Otto Goes to the Hamptons
Otto Goes to the Hamptons
I spent much of the spring of 2010 trolling animal rescue and adoption websites searching for my dream dog. My efforts were met by a lot of frustration and disappointment, since many of these organizations reject any potential adopter without an acre of fenced-in property on a sunny suburban street. I had the apparent misfortune of living in an apartment near Villanova University, where I was studying for my Masters, and thus found myself disqualified from canine parenthood. I’d all but given up on finding my dream companion, when a text message from my friend Sheryl roused me from my dogless nightmare:
“Oh my God, my sister and I just found a puppy on my street and a car almost hit it! There was a big adult dog too but it ran away.”
When I asked if he had tags or if anyone was around looking for him, she responded:
“Pam and I drove around and saw a house around the block with the gate open and puppies running in and out. When I got out with the dog and knocked on the door, this Spanish lady answered and kept shaking her head saying, ‘No, no, no puppies here, you keep, you keep,’ and basically slammed the door in my face.”
While I sat processing the absurdity of this story, she added:
“My dad says he can stay the night but if I can’t find someone to take him by tomorrow he has to go to a shelter.”
That was all it took for me to make the arrangements to drive to her house in Brentwood and pick him up the following afternoon, on my way home to visit my parents. And so our story begins.
The string of coincidences that it took to bring Otto into my life is pretty astounding: my dog-seeking efforts had thus far been thwarted, the dogs ran in front of Sheryl’s house as opposed to any other house in that neighborhood, Sheryl happened to be walking out of her house at that very moment, and the people with the puppies in their backyard refused to claim him. I struggle daily to deny that it was “meant to be,” and I have never seen another dog like him, even in my many hours pouring through every dog available in a 50-mile radius on Petfinder. He is a little black and tan Dachshund/Miniature Pinscher mix with one crooked ear and a white chest that gives him the appearance of wearing a tuxedo. Like a canine Oliver Twist, he escaped dire and unfortunate circumstances to live a better life. It is then for my own sense of poetic justice, at the very least, that I took special pleasure in Otto’s first trip out to the Hamptons.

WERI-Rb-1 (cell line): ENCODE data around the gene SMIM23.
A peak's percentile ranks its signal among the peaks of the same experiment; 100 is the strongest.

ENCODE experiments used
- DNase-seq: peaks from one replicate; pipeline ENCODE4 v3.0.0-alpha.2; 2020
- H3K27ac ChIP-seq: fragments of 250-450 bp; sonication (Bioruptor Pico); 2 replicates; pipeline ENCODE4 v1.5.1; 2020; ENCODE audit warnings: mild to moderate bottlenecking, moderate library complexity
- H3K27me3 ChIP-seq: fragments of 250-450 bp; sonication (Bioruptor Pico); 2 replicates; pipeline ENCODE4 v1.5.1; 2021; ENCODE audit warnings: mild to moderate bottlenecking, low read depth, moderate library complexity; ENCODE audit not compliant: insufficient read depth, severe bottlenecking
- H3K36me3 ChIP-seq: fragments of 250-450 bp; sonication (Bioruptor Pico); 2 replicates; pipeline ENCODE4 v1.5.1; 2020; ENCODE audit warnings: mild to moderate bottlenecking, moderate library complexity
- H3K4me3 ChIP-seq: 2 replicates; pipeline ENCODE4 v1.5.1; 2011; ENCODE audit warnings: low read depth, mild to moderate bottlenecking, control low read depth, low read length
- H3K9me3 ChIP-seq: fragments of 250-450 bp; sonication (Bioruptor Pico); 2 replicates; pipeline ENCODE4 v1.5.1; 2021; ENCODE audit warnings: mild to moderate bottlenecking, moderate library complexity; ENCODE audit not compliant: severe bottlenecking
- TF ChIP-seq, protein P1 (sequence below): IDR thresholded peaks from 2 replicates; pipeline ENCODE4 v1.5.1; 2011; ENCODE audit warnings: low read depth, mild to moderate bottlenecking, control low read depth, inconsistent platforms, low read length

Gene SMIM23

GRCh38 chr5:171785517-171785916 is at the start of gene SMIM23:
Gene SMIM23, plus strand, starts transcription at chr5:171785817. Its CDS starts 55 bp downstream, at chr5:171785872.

The day was a standard one for my family: stop at Goldberg’s in Westhampton first for coffee and bagels, hit the beach, and then head to South or East Hampton to walk around and shop. The instant we stepped out of the car at the bagel shop, Otto’s ears pricked up, he puffed out his chest, and proudly explored his new surroundings. Amid a sea of fluffy white, pedigree dogs, my Brentwood mutt brought a smile to any face that looked his way. I felt very lucky, surveying the scene, because I realized that it wasn’t just an ordinary day out East. There was something singular and special about introducing a veritable mutt from the mean streets to this relaxed seaside world a mere 40 minutes away. But the long road from a street in Brentwood to a sidewalk in the Hamptons was more than just a change in scenery. The East End of Long Island has a different vibe and operates on a different wavelength from anywhere else. The further East you go, the more the general state of mind changes from that of rushing around to truly enjoying the present moment and appreciating the beauty of your surroundings.
My revelation at Goldberg’s allowed me to more keenly observe the rest of the day’s progress. At the far, dog friendly side of Cupsogue Beach, we jogged along the shore and splashed in the waves. Within a short period of time, Otto felt enough in his element to pick a spot beneath the umbrella and lie down to idly watch the other dogs and humans go by, a four-legged mirror of the benign “people-watching” pastime of his human counterparts. We left the beach early enough in the afternoon for a stop in East Hampton, where we grabbed a quick lunch at Citarella’s. Otto contentedly sprawled out beneath our table like a furry little sultan, savoring both the scraps of salami we tossed to him and the coos of admiration from the sun-kissed Hamptonites strolling by. Daytrips out East always leave me with the feeling of “I could get used to this,” and it was truly entertaining to see this same sentiment reflected in a dog’s face. It was almost impossible to believe that the trembling, nervous puppy from Brentwood had transformed into a gallant, unaffected “kept man.” I’d never imagined that he would feel secure enough to lie down and relax without nervously barking at every person he saw, but the sea air had transformed him.